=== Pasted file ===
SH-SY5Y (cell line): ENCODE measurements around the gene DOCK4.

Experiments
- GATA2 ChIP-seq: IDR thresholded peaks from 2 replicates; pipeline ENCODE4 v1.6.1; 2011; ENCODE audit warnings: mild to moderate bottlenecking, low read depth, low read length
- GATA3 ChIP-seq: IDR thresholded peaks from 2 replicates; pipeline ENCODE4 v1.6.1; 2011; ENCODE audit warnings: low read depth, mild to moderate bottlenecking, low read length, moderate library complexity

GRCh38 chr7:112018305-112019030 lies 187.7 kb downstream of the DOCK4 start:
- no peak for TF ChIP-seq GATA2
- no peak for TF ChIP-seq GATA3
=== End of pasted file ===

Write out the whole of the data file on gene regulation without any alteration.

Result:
SH-SY5Y (cell line): ENCODE measurements around the gene DOCK4.

Experiments
- GATA2 ChIP-seq: IDR thresholded peaks from 2 replicates; pipeline ENCODE4 v1.6.1; 2011; ENCODE audit warnings: mild to moderate bottlenecking, low read depth, low read length
- GATA3 ChIP-seq: IDR thresholded peaks from 2 replicates; pipeline ENCODE4 v1.6.1; 2011; ENCODE audit warnings: low read depth, mild to moderate bottlenecking, low read length, moderate library complexity

GRCh38 chr7:112018305-112019030 lies 187.7 kb downstream of the DOCK4 start:
- no peak for TF ChIP-seq GATA2
- no peak for TF ChIP-seq GATA3